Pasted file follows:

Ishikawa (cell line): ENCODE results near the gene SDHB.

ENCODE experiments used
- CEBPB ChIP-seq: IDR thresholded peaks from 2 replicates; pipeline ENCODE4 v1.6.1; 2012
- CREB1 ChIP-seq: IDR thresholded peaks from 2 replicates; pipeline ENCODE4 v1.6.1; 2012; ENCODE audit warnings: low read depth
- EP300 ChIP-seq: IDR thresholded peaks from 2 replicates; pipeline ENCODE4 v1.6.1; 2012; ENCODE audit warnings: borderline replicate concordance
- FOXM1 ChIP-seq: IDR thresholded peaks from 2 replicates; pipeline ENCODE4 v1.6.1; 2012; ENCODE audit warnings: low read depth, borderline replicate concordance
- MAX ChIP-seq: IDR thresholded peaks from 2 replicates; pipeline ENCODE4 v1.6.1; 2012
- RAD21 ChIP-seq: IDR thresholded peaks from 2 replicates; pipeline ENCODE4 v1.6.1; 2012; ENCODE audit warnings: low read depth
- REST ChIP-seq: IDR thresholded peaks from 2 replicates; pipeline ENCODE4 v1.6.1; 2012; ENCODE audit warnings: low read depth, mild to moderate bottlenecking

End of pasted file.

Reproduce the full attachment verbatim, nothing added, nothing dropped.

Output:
Ishikawa (cell line): ENCODE results near the gene SDHB.

ENCODE experiments used
- CEBPB ChIP-seq: IDR thresholded peaks from 2 replicates; pipeline ENCODE4 v1.6.1; 2012
- CREB1 ChIP-seq: IDR thresholded peaks from 2 replicates; pipeline ENCODE4 v1.6.1; 2012; ENCODE audit warnings: low read depth
- EP300 ChIP-seq: IDR thresholded peaks from 2 replicates; pipeline ENCODE4 v1.6.1; 2012; ENCODE audit warnings: borderline replicate concordance
- FOXM1 ChIP-seq: IDR thresholded peaks from 2 replicates; pipeline ENCODE4 v1.6.1; 2012; ENCODE audit warnings: low read depth, borderline replicate concordance
- MAX ChIP-seq: IDR thresholded peaks from 2 replicates; pipeline ENCODE4 v1.6.1; 2012
- RAD21 ChIP-seq: IDR thresholded peaks from 2 replicates; pipeline ENCODE4 v1.6.1; 2012; ENCODE audit warnings: low read depth
- REST ChIP-seq: IDR thresholded peaks from 2 replicates; pipeline ENCODE4 v1.6.1; 2012; ENCODE audit warnings: low read depth, mild to moderate bottlenecking